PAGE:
Understanding Gold Price Factors
Like any other investment asset, there are countless aspects to examine when looking at how the price of gold is affected. Gold has a history as money and a store of value for over 4000 years and certain investors will always see it as a safe haven asset.
In the most basic economic sense, the price of gold is simply determined by how much an investor is willing to pay for it, known as its subjective value*. Flowing on from this gives the widely known demand and supply model which gives a market equilibrium price. This equilibrium price is constantly fluctuating due to changes in the willingness and ability of investors to buy gold (demand) and changes in the willingness and ability of producers to provide gold to the market (supply). This explains in a simple way why the gold price constantly fluctuates.
*This should not be confused with what numismatists define as intrinsic value, which refers to the market value of constituent metals within a coin. Intrinsic value from the Labour Theory of Value is a concept defined in a different way.
Understanding Factors From Producers
Looking into gold producers will give strong indications of how the price of gold can be affected. Factors such as the price of oil, electricity costs, the weather and environment, labour market conditions, political events and domestic legislation are all issues which can have a knock-on effect on how the price of gold is determined. For example, gold mining companies need a substantial amount of electricity and fuel for their operations. If the wholesale price of electricity and the price of oil were to rise, that would be passed on in the form of higher gold prices.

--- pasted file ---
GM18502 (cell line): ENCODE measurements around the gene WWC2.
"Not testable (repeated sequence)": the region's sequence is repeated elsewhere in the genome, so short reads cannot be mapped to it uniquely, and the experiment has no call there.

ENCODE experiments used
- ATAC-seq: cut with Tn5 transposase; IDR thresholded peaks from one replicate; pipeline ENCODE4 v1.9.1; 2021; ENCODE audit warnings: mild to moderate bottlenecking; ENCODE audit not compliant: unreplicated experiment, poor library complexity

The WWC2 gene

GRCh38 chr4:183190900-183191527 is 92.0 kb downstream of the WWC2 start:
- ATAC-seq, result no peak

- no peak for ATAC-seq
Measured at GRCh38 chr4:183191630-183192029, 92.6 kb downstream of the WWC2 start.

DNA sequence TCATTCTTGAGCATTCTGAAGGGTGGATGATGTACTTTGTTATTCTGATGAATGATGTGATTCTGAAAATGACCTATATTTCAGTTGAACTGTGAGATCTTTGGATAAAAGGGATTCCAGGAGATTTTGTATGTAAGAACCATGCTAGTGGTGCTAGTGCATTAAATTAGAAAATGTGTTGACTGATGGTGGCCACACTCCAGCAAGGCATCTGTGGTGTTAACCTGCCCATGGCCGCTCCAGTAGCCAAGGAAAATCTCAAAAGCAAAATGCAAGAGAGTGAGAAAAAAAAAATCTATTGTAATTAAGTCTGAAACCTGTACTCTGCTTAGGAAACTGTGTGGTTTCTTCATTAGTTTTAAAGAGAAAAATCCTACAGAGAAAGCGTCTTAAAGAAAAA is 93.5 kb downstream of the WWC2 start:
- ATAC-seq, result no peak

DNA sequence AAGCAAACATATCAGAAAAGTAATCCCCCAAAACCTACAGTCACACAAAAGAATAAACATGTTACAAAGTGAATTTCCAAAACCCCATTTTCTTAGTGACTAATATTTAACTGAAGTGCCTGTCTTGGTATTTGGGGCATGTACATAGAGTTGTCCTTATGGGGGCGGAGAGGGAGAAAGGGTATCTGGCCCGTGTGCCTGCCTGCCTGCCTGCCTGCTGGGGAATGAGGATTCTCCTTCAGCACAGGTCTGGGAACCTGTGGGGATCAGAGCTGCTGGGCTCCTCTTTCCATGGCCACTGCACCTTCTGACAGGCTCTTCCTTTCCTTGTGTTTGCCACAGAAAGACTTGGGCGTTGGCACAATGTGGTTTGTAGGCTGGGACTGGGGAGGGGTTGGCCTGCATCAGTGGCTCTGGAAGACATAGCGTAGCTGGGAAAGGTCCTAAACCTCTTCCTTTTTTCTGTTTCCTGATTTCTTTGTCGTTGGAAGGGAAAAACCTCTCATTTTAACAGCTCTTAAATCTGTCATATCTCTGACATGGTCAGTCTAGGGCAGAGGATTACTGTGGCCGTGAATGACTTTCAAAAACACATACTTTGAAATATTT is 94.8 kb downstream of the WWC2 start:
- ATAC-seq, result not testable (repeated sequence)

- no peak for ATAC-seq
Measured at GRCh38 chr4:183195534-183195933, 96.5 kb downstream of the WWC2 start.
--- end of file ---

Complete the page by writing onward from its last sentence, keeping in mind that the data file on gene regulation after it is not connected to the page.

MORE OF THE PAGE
Understanding Factors From Investors
The most obvious factor affecting the demand for gold (and therefore the price) is the ability of investors to actually buy the precious metal. This can be down to levels of income, access issues and legal implications. The most obvious example is a situation where investors cannot afford gold. Retailers will eventually be forced to lower prices to clear excess gold stock. This is the same with willingness to buy gold; if gold proves to be a popular buy in a particular period, investors will bid up the price. This is clearly evident during times of economic uncertainty – during the financial crises between 2008 and 2012 the price of gold skyrocketed due to high demand, as shown in the graph below.
Is the Gold Price Manipulated?
The gold price is constantly manipulated to a certain degree by speculators like any other asset price and any claim that it is not is foolish. However, its reputation as a safe haven asset means it is not subject to as much price speculation as other assets are, especially when factoring in changes over time. The most striking case of this would be when gold and bitcoin are compared. The primary purpose of gold investment is the protection of wealth over time, so it should be pointed out that gold is an ideal medium to long-term investment, and any attempt to play the gold market in the short term is likely to end in disappointment.
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